2. The financial terms on which switching takes place

The emphasis on data egress charges in both the UK and EU activity is notable, with the EU framework now putting in place clear requirements for these charges to be phased out.

As part of the Ofcom market study process, certain cloud service providers continued to challenge the idea that egress fees should be a cause for regulatory concern, noting for example that they simply reflected the use of a network resource, that they are fair and reasonable and that they do not act as a barrier to switching. Ofcom was not persuaded by these arguments. In concluding on the topic, Ofcom noted the difference in the level of egress charging between the largest providers and other providers in the market. Ofcom also observed that the largest providers do not charge for data ingress (i.e. the effective price is zero) – effectively meaning that the largest providers have an incentive to make it easy and cheap to move data into, as opposed to out of, their cloud.

In referring the issue of egress charges to the CMA, Ofcom identified three possible outcomes in respect of their treatment: (i) Equalise egress fees with other charges (e.g. no higher than data transfer costs within a single provider’s cloud) (ii) Place a price control that restricts egress fees to “at cost” charges, or (iii) prevent providers from charging any egress fees.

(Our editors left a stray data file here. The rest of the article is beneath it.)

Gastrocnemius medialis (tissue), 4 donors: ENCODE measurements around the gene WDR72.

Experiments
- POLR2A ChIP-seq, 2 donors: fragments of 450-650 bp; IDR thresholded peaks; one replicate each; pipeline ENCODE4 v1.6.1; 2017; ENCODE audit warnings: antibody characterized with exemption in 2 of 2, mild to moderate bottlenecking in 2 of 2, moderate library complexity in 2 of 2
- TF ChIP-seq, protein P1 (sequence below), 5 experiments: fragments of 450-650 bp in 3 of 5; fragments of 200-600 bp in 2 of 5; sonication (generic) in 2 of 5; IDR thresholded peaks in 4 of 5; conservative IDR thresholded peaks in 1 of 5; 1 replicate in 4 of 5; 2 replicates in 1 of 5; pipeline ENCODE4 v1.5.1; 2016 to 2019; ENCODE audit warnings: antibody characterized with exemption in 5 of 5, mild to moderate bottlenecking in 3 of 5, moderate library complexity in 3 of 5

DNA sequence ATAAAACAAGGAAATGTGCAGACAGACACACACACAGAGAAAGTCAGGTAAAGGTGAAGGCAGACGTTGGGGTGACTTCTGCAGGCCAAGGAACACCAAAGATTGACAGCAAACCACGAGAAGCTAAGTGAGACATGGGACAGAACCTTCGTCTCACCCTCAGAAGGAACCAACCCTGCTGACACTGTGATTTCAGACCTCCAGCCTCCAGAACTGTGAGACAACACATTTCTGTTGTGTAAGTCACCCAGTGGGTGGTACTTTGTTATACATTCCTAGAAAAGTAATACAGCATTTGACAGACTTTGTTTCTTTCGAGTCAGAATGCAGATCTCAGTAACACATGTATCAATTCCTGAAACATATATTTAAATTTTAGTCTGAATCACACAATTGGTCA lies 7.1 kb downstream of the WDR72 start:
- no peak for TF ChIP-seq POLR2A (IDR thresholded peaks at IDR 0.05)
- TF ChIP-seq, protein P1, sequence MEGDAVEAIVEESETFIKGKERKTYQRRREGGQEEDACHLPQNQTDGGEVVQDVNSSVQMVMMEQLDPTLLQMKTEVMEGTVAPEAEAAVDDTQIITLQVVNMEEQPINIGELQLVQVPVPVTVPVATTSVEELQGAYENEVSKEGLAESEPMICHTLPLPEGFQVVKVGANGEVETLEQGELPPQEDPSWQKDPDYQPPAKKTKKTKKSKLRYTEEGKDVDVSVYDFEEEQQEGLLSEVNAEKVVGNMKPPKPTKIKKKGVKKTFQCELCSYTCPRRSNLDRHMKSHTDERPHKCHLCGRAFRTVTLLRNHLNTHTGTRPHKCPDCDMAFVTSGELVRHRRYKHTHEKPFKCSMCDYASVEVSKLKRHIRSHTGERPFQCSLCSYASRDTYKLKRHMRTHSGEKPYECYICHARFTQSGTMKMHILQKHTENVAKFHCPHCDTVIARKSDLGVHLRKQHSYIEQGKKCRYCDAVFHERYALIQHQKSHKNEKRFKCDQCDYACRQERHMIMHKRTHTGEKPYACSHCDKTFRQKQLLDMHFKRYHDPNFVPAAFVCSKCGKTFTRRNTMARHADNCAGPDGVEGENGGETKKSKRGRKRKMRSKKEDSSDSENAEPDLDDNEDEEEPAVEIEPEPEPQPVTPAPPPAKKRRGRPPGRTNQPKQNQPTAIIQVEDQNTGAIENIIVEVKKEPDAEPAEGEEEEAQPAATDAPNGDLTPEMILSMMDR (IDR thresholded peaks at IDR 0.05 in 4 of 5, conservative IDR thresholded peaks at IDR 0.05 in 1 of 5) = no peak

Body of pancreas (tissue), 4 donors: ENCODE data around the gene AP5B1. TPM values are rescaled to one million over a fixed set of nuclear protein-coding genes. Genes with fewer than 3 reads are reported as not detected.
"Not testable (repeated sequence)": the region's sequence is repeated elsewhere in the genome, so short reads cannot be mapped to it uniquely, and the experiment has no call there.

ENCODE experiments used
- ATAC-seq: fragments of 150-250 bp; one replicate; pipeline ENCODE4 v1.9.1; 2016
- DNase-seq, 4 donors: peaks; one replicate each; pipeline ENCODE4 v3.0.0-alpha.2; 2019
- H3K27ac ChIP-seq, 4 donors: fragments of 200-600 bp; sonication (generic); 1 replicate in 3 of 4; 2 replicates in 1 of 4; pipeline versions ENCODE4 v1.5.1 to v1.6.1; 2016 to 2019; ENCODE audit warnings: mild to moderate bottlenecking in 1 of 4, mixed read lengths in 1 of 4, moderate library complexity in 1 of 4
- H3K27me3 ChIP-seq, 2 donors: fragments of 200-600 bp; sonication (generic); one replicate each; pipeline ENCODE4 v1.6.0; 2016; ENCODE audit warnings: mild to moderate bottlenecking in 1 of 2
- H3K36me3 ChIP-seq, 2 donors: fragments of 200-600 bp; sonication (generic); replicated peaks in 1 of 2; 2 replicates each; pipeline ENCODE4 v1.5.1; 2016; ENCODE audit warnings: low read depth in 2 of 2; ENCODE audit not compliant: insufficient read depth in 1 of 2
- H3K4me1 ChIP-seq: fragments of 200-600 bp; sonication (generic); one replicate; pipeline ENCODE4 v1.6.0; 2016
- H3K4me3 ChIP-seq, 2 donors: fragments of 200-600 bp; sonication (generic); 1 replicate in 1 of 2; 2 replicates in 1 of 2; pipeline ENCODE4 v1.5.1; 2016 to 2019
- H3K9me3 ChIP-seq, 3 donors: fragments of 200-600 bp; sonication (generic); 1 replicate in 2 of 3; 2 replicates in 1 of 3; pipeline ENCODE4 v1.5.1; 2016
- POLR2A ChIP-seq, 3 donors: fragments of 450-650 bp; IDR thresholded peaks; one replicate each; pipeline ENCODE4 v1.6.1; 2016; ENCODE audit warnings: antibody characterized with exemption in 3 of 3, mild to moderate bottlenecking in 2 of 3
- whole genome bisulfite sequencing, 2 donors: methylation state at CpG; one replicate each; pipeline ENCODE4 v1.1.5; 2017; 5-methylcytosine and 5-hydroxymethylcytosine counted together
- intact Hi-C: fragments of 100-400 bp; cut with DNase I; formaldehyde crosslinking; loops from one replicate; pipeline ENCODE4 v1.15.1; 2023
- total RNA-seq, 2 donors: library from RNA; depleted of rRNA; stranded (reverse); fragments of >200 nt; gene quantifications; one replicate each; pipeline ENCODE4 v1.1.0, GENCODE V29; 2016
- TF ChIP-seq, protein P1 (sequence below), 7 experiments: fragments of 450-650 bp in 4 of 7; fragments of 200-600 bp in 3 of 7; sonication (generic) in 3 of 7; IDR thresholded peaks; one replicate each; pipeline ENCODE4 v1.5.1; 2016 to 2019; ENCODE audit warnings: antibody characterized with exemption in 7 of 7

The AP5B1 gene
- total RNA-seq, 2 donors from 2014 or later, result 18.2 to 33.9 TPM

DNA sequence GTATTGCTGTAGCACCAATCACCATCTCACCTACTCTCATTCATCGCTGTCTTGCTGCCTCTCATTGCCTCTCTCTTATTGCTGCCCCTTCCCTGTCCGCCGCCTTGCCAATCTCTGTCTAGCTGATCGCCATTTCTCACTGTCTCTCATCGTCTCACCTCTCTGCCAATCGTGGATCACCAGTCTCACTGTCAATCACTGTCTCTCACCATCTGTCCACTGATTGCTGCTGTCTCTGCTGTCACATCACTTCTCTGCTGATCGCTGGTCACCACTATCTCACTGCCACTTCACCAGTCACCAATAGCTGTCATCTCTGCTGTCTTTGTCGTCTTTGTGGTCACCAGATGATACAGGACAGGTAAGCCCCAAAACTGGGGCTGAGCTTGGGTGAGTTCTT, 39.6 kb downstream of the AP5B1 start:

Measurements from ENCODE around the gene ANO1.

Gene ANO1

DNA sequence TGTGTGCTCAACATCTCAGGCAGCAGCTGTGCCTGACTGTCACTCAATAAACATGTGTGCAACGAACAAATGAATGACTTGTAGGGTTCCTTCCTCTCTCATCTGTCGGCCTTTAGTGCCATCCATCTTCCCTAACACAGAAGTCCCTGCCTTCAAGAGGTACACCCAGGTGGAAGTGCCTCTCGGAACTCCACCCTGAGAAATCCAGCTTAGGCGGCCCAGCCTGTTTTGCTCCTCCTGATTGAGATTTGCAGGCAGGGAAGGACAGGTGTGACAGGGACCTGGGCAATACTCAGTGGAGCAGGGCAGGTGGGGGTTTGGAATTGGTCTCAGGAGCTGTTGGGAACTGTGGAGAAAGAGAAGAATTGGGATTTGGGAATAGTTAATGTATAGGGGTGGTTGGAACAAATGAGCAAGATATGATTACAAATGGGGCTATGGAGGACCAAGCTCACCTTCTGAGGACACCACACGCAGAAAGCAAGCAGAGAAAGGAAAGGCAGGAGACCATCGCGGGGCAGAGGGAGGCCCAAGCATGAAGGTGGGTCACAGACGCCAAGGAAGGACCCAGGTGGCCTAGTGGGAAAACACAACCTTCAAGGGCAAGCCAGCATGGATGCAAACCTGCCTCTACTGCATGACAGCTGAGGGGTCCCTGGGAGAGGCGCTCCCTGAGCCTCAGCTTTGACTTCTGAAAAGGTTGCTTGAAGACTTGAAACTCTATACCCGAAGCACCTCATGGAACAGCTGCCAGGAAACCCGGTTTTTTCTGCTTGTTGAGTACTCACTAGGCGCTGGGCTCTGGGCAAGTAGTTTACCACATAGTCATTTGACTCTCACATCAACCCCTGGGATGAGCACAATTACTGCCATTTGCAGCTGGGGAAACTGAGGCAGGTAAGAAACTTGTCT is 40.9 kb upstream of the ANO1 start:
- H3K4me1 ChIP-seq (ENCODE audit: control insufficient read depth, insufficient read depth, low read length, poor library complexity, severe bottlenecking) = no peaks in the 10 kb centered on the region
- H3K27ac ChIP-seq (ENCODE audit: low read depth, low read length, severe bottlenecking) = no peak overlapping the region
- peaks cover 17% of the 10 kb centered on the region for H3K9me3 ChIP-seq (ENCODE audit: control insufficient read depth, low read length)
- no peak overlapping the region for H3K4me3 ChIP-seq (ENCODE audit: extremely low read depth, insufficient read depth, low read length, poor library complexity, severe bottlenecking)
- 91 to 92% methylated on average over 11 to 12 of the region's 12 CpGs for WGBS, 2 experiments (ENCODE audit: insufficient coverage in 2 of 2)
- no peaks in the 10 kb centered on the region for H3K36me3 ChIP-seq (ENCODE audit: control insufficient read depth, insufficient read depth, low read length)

The EU is in essence now already moving in the direction of the third of these outcomes, with the Data Act requiring that cloud service providers shall not impose any switching charges on the customer, including data egress charges, three years after the entry into force of the regulation. Providers can charge reduced switching charges (which may reflect costs incurred) for three years from the entry into force of the regulation. Providers are also required to make information relevant to any charges easily available to customers.

A notable exception to the general position on egress charges at EU level is in relation to multi-cloud services, where providers may continue to charge for data egress for the purposes of ‘in-parallel use’2 beyond the abovementioned transition period, but not exceeding the costs incurred. This is due to the benefits of interoperability – it is recognised that the egress of data from one service provider to another to facilitate in-parallel use of services can be an ongoing activity, in contrast to the one-off egress required as part of switching process. It is also recognised that this multi-cloud strategy for financial institutions is consistent with the objectives of the EU’s Digital Operational Resilience Act (DORA).

3. Future regulatory oversight

The EU Data Act envisages that Member States will designate one or more competent national authorities to ensure the effective enforcement of the regulation.